Roanoke airport sees 97% decrease in passengers from prior April

Less than 2,000 people flew into and out of Roanoke in April 2020

ROANOKE, Va. – It’s no surprise to anyone that the travel industry has been hard hit by the coronavirus.

Now, we have a glimpse at just how bad it’s been.

In January and February, the Roanoke-Blacksburg Airport saw 7% growth compared to those two months in 2019.

However, it’s been a different story since coronavirus restrictions went into effect in March.

In March 2019, the airport saw 58,136 total passengers. In 2020, that number dropped to 28,660, a decrease of about 51%.

Then, in April, when coronavirus restrictions were in place for the entire month, only 1,823 people flew into and out of Roanoke. That’s a 97% decrease from April 2019′s 60,965 passengers.

One day last month, only 25 people flew out of the Star City, according to Brad Boettcher, with the Roanoke-Blacksburg Regional Airport.

Boettcher said that’s an all-time low for as long as records have been kept.

“It’s like we’re in the middle of a forest fire right now,” Boettcher said. “What we’re trying to do is position ourselves so once the flames die out and we get some rain and the chutes open up, try and re-imagine what our air service is going to look like.”

The downfall comes at a time when the airport set month over month and year over year passenger records for nearly five straight years. Boettcher said he feels the airport was close to securing a flight to Dallas which has been on the radar for a number of years.

Looking at more than just Roanoke, the Piedmont Triad International Airport in Greensboro, North Carolina, also saw a decrease in March.

The airport saw a 55% decrease in passengers from March 2019 to March 2020. Only 40,244 passengers flew into and out of Greensboro in March 2020, compared to 88,613 in March 2019.

Despite the record lows in Roanoke, customers may actually come out on top. The airport has long advocated for cheaper tickets and they’re cutting airlines a break on their fees on the costs they pay to use the airport as lever. They’re also using it as leverage to lobby for more destinations.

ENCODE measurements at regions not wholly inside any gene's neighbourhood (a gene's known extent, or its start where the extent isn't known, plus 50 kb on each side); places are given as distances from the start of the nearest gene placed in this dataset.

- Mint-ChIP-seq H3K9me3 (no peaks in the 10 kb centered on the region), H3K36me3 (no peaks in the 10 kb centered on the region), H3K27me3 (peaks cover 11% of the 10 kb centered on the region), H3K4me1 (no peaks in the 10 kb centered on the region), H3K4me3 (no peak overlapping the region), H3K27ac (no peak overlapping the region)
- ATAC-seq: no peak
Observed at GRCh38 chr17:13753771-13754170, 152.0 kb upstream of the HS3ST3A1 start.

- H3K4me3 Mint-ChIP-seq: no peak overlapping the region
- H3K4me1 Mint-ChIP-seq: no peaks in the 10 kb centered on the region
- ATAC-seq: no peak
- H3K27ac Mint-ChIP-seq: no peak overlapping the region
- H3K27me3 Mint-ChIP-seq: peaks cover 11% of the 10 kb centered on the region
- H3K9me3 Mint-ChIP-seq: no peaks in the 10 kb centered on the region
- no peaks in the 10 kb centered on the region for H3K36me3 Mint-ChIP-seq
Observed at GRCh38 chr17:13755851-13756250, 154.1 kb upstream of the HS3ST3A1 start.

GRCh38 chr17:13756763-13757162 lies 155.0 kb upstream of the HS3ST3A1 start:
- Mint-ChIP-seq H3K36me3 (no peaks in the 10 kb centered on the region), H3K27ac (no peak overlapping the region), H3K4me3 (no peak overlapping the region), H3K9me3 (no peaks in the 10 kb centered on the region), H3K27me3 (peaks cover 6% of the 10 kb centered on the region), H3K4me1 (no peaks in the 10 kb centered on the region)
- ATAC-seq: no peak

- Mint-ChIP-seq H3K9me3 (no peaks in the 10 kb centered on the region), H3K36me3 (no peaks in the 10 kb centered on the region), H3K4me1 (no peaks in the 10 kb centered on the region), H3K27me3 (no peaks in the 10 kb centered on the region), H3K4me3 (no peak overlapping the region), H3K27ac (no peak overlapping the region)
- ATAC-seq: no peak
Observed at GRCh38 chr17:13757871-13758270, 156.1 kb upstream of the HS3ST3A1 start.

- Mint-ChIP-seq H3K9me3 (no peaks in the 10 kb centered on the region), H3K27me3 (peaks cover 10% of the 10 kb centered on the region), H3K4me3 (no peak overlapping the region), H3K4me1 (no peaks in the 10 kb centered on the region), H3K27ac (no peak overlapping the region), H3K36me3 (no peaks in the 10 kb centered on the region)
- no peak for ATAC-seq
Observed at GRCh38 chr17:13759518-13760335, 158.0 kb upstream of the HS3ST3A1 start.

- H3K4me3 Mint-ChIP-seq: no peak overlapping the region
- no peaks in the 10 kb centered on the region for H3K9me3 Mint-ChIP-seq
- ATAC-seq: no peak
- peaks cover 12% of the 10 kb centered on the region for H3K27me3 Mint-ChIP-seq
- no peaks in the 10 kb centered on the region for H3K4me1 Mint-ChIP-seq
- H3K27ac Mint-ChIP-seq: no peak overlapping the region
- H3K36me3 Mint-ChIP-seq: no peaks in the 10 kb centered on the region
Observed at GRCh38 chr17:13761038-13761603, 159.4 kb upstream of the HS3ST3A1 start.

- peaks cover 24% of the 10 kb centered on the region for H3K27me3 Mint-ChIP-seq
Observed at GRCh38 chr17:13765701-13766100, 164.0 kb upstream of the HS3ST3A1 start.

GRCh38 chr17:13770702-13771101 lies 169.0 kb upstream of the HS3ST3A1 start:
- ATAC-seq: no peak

“When the word partnership gets thrown around and you’re still charging more money to fly out of here than you are to fly out of you know Charlotte, we had an opportunity to push back on that yet again and we did," Boettcher said.

But for that to have any chance at working, he said now more than ever people need to fly local. The airport in the last few years has spent a good amount of money on a marketing campaign promoting its brand and benefits to travelers in the region. The airport continues to see a leakage rate, where customers who are in the airport’s territory choose another airport, higher than they’d like although they’ve been making steady progress at reducing that number.

“To rebuild this air service it’s going to take everyone that can using their airport, that’s the biggest thing, the carriers are going to want to see those butts in the seats," Boettcher said.

But getting people back in the air is going to be a challenge. When passenger traffic declined after 9/11, improved security solved that problem. During the recession, a restored economy solved that decrease. But a global pandemic isn’t as easy.

“There is a lot of fear that surrounds this virus and that’s understandable," Boettcher said. “I think people are really going to have to feel comfortable about being in a confined space such as an aircraft before we’re going to see demand really pick up.”

The airport hopes to get back on track in just a few years to the upward trajectory it was previously on.

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